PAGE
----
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WIPP Leadership Academy Makes Leaders of Safety Culture

The age-old question of whether leaders are born or made is still a debatable topic. According to a recent article by J. Reynolds of Unboxed Training & Technology, 30 percent of the population believe leadership is genetic, while 70 percent believe that leadership is a result of life lessons and experience.

Members of the WIPP team take part in Leadership Academy

At WIPP, although a few of those surveyed believe leadership is genetic, they also believe that people can learn to be a leader through skills, training, coaching, mentoring, and effective leadership opportunities.

In 2014, when WIPP was seeking to transform its nuclear safety culture, Dana and Valerie Dorr, then with Nuclear Waste Partnership, put together a team to create a framework to include both born and made leaders alike.

The team knew it would not be an easy task to change decade’s old mindsets and felt that a paradigm shift would be necessary to implement the concept for continuous mindfulness for safety culture during all operations. Individuals from WIPP joined forces with academic administrators at New Mexico State University (NMSU) to develop a curriculum framework for what has become the WIPP Leadership Academy.

Recognized as a DOE “Best Practice” to improve safety culture, the WIPP Leadership Academy supports NWP’s commitment to the development of its employees in support of WIPP. It is a first-of-its-kind program that reset the way employees embody safety culture. With four weeks of training and development through the WIPP Leadership Academy, participants are able to benefit from a wide range of quality curriculum taught by NMSU faculty, WIPP management and other contracted presenters.

Whether the employee is a born or made leader, the WIPP Leadership Academy continues to transform employee mindsets to ensure that safety is the priority.

If we want good leaders, we have to develop them. We can’t just hope it happens,” said NWP Human Resources Manager Denis Asay.

NWP Operations Manager Gene Balsmeier contends that leadership is not about whether you were born with the charisma that makes you a leader.

“To me, leadership is a life-long learning path of recognizing those skills and techniques to help them become better leaders,” he said. “We need humility, vulnerability and commitment. Titles don’t change that.”

The WIPP Leadership Academy is intended to help facilitate continuous improvement in a safety conscious work environment. The monumental task WIPP undertook as a part of its restart of operations after 2014 continues to build situational awareness and ongoing safety culture mindfulness.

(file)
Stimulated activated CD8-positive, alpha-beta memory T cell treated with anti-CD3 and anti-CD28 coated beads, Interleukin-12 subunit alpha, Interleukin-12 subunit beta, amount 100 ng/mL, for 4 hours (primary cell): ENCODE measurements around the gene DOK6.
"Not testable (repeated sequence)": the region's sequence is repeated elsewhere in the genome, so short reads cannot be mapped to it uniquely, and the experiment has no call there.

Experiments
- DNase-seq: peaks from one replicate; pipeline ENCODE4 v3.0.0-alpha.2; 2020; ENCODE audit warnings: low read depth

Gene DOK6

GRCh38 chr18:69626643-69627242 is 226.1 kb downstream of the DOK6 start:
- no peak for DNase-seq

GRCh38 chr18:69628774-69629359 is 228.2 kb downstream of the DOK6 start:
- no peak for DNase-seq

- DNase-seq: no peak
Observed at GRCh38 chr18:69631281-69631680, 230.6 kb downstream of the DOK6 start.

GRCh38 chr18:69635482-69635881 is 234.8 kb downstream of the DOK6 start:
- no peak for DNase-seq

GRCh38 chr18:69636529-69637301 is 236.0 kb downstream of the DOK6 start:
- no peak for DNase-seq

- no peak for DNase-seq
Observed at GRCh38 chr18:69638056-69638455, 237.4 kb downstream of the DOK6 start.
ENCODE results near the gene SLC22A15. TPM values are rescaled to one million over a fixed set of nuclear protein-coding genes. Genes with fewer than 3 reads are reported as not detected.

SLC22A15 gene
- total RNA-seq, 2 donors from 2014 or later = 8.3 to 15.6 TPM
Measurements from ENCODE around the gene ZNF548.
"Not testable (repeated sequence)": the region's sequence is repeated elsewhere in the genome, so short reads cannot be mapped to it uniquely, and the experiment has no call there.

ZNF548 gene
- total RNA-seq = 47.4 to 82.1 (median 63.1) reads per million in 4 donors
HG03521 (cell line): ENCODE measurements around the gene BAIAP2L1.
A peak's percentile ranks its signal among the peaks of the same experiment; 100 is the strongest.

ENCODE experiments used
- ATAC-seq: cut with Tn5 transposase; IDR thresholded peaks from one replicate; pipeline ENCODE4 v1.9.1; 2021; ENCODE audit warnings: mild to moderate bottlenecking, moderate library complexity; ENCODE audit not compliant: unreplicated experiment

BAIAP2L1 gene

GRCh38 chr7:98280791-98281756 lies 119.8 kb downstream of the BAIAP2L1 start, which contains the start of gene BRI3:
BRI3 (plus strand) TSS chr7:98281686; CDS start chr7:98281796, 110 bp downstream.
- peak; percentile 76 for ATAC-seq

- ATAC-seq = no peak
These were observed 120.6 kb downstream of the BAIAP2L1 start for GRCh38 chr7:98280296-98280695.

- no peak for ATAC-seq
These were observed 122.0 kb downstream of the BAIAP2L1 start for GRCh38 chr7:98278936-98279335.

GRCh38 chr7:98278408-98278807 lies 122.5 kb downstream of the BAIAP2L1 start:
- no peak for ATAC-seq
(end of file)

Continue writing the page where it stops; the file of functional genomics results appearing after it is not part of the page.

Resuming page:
“I believe that the WIPP Leadership Academy is very close to what I see high-performing commercial nuclear plants do for their employees,” said Michael Coyle, a nuclear safety consultant who was involved in the development of the WIPP Leadership Academy.

Designed to provide the management team with the enhanced knowledge and skills to effectively support the WIPP mission, the program emphasizes safety culture throughout. Subject matter experts like Mike Coyle teach Nuclear Safety Culture. Human Performance Improvement is presented by Tyson Allen of BushCo HPI, and Leadership Legacy is presented by Balsmeier. In an effort to ensure participants can apply what is presented, it is also reinforced through various team building exercises that require accountability during each activity.

NWP’s John Giblin (Human Resources/Organization Development) has been a part of the WIPP Leadership Academy for six years and is passionate about its success. According to Giblin, managing and leading are both necessary for organization success, but are not the same.

“We manage ‘things,’ protocol, procedure and policy. We lead people to do the right things,” he said. “Better and more trustworthy leaders, managers and supervisors equal a safer and better WIPP.”

WIPP program leaders are able to measure the efficacy of the program through follow-up comments. Since its inception, the WIPP Leadership Academy has graduated 22 cadres.

“A frequent comment from Academy participants is that they wish they had been through the program at some time previously in their life,” said former NWP Human Resources Manager Dana Dorr.

“They feel that the issues, failures and problems they encountered in the past could have been avoided or performed differently.”

The WIPP Leadership Academy became a game changer for WIPP leaders, as it continues to enable employees to develop mindfulness and take ownership of how they view and incorporate safety culture not only at work but in everything they do.